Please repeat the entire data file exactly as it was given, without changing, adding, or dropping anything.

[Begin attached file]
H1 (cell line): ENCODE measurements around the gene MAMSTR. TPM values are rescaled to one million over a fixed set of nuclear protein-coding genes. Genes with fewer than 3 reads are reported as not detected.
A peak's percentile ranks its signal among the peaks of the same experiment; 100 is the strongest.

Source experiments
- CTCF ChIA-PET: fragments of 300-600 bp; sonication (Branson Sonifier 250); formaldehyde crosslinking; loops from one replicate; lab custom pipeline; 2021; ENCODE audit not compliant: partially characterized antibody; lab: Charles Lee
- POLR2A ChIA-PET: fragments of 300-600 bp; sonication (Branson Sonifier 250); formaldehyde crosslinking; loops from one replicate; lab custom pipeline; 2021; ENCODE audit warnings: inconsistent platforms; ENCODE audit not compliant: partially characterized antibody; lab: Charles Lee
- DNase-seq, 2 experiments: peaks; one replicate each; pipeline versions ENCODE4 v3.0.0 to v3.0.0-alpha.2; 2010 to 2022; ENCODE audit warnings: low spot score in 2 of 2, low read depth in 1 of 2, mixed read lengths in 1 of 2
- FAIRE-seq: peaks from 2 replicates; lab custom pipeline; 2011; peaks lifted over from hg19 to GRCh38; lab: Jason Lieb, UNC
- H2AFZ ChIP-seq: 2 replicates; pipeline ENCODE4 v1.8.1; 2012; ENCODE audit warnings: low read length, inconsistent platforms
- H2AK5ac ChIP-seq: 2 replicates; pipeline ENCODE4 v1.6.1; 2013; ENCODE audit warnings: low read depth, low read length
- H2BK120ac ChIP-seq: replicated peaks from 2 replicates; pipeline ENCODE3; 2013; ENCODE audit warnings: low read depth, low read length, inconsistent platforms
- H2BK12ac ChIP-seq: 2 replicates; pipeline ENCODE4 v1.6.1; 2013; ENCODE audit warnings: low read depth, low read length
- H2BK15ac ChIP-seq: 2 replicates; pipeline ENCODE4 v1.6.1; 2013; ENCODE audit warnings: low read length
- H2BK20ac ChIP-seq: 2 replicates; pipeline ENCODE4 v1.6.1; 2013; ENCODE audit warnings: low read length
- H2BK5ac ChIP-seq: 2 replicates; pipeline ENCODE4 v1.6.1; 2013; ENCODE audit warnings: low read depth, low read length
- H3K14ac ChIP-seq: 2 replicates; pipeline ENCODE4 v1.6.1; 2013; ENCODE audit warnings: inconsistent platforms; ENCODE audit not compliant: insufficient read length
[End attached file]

H1 (cell line): ENCODE measurements around the gene MAMSTR. TPM values are rescaled to one million over a fixed set of nuclear protein-coding genes. Genes with fewer than 3 reads are reported as not detected.
A peak's percentile ranks its signal among the peaks of the same experiment; 100 is the strongest.

Source experiments
- CTCF ChIA-PET: fragments of 300-600 bp; sonication (Branson Sonifier 250); formaldehyde crosslinking; loops from one replicate; lab custom pipeline; 2021; ENCODE audit not compliant: partially characterized antibody; lab: Charles Lee
- POLR2A ChIA-PET: fragments of 300-600 bp; sonication (Branson Sonifier 250); formaldehyde crosslinking; loops from one replicate; lab custom pipeline; 2021; ENCODE audit warnings: inconsistent platforms; ENCODE audit not compliant: partially characterized antibody; lab: Charles Lee
- DNase-seq, 2 experiments: peaks; one replicate each; pipeline versions ENCODE4 v3.0.0 to v3.0.0-alpha.2; 2010 to 2022; ENCODE audit warnings: low spot score in 2 of 2, low read depth in 1 of 2, mixed read lengths in 1 of 2
- FAIRE-seq: peaks from 2 replicates; lab custom pipeline; 2011; peaks lifted over from hg19 to GRCh38; lab: Jason Lieb, UNC
- H2AFZ ChIP-seq: 2 replicates; pipeline ENCODE4 v1.8.1; 2012; ENCODE audit warnings: low read length, inconsistent platforms
- H2AK5ac ChIP-seq: 2 replicates; pipeline ENCODE4 v1.6.1; 2013; ENCODE audit warnings: low read depth, low read length
- H2BK120ac ChIP-seq: replicated peaks from 2 replicates; pipeline ENCODE3; 2013; ENCODE audit warnings: low read depth, low read length, inconsistent platforms
- H2BK12ac ChIP-seq: 2 replicates; pipeline ENCODE4 v1.6.1; 2013; ENCODE audit warnings: low read depth, low read length
- H2BK15ac ChIP-seq: 2 replicates; pipeline ENCODE4 v1.6.1; 2013; ENCODE audit warnings: low read length
- H2BK20ac ChIP-seq: 2 replicates; pipeline ENCODE4 v1.6.1; 2013; ENCODE audit warnings: low read length
- H2BK5ac ChIP-seq: 2 replicates; pipeline ENCODE4 v1.6.1; 2013; ENCODE audit warnings: low read depth, low read length
- H3K14ac ChIP-seq: 2 replicates; pipeline ENCODE4 v1.6.1; 2013; ENCODE audit warnings: inconsistent platforms; ENCODE audit not compliant: insufficient read length